Whether you’re just starting out, have been in the music field for a while, or are Taylor Swift herself, you’ll know that writing song lyrics can be difficult. There’s a lot more planning and strategy that goes on behind the sheets. The structure, the format, and the melody, all need to be taken into equal consideration. It’s especially challenging when you’re trying to convey emotions and connect with your audience by writing catchy song lyrics.
Catchy songs are extremely memorable. It’s the reason why we still remember our ABCs. So here are a few tips to write songs that will get stuck in your audiences’ heads:
Master the Art of Emotional Expression:
Your lyrics should resonate with your audience. This is where emotions come into play. Infuse your lyrics with authentic emotions that are universally appealing. Express your own feelings and experiences in the song, whether it was a crushing heartbreak or the best day of your life, to create a relatable and powerful connection with your audience.
Weave a Storyline
Craft a compelling storyline that takes your listeners on a captivating journey. Such storylines entertain the audience while also making the lyrics more lasting and impactful.
For example, Taylor Swift’s All Too Well takes listeners on a journey of a young couple in love, their relationship troubles, and the aftermath of their breakup, diving into memories that linger long after the relationship has ended.
Repeat, Repeat, Repeat
Plant a Hook in their heads and repeat it frequently. Choose key phrases that are worth stressing and repeat them. Those words get stuck in people’s minds and are regarded as meaningful. Use this ingredient sparingly, and avoid overusing it, or it will lose its effect. Sprinkle it throughout the song, especially in the chorus, where it will have the most impact.
Dua Lipa’s “Levitating”, Ed Sheeran’s “Shape of You” and “I want it that way” by Backstreet Boys brilliantly execute this technique with purpose in their verses and choruses.
- Use Rhyme
Rhymes are the easiest way to remember something. It’s used as a mnemonic device. Almost every song in musical history wields this weapon. Use appropriate rhyming words which go with your song’s theme, message, and emotion.
Here are the different types of rhymes you can use in songs.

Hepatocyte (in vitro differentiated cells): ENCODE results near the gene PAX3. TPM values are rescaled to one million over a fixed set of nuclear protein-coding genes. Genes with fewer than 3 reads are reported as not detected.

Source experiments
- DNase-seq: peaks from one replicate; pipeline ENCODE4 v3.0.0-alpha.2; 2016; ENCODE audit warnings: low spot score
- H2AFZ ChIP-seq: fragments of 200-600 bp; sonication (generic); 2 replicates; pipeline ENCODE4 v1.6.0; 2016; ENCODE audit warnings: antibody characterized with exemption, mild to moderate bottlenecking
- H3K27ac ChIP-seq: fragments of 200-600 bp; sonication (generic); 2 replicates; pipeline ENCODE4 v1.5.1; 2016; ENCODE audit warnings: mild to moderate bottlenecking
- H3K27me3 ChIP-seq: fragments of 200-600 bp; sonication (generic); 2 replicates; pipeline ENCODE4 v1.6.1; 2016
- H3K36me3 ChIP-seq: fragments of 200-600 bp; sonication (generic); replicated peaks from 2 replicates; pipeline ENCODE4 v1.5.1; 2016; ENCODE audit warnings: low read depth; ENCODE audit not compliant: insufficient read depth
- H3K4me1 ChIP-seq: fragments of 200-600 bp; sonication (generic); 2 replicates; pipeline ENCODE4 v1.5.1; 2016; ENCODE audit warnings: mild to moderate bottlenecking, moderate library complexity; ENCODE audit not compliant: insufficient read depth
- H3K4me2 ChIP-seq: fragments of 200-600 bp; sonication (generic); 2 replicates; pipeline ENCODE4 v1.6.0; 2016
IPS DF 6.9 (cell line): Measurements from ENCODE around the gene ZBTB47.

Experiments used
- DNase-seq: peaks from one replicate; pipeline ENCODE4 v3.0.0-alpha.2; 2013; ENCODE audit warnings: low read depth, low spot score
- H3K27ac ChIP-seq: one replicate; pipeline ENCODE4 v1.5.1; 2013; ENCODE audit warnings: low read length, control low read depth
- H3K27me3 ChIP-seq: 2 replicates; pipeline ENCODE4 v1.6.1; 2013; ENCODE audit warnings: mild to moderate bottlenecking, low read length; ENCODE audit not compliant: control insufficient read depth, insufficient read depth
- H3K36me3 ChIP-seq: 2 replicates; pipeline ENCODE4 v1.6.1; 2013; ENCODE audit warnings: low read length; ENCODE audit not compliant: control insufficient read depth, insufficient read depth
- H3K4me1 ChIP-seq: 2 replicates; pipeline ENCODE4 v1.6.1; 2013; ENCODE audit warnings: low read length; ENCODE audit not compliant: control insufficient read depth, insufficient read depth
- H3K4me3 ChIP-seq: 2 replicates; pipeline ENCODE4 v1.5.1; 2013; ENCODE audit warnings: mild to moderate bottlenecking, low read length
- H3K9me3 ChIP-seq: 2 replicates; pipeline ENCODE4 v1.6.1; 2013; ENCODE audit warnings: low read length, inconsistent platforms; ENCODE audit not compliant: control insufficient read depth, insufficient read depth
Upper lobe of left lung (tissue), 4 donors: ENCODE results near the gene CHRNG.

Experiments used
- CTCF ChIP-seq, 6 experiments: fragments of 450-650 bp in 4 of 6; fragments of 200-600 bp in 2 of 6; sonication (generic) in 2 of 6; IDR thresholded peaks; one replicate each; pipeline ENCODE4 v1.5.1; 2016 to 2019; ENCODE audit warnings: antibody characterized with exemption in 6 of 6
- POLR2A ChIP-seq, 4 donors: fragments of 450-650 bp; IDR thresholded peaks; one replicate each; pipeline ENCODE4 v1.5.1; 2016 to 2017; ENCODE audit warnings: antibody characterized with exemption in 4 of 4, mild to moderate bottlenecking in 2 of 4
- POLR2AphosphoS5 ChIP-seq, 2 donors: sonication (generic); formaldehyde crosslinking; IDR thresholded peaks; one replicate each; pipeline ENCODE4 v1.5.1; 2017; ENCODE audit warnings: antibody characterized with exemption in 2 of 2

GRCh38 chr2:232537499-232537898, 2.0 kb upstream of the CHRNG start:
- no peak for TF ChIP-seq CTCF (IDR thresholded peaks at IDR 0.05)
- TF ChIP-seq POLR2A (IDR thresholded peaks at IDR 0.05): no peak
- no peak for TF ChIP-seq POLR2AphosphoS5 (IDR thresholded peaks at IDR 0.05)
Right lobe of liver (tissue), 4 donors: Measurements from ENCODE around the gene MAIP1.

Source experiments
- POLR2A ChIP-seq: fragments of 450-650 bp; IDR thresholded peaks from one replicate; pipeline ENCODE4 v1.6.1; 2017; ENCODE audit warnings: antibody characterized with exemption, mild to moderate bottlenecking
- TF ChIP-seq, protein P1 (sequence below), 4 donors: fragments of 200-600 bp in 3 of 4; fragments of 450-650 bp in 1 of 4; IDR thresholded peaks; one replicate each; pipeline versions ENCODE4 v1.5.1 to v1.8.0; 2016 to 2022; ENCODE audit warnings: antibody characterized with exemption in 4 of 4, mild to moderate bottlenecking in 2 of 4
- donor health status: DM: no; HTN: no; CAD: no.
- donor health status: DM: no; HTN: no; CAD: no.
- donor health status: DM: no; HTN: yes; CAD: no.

To understand good, you need to understand evil. Antithesis means using two opposite words in the same line. People tend to understand matter when it’s presented with its polar opposite. Moreover, it creates a dramatic effect which makes it memorable.
Lyrics like “I can make the bad guys good for the weekend”, “Darling, I’m a nightmare dressed like a daydream”, and “Everything that kills me makes me feel alive” are a few iconic examples.
Structure your song
Your song structure plays a vital role in the recalling game. Many songwriters usually go with ABABCB (A = verse, B = chorus, C = bridge or solo). The chorus is repeated three times in this format to make it the major hook. Most songs use this common strategy which makes it easy for the listener to remember.
Go slow, then drop the bomb
You know the last part in Bohemian Rhapsody when they go:
“Oh mama mia, mama mia, mama mia, let me go
Beelzebub has a devil put aside for me, for me,
And bam! This dramatic moment is what people anticipate and remember the most. Most songwriters use this method in the pre-chorus. When the sound in the pre-chorus drops down, it sounds like that drop is building up to something, and then the chorus is sung on full blast. This is the most memorable part of any song.
These were a few strategies to help you write catchy lyrics. Make the most out of these techniques and give your audience a good musical earworm!
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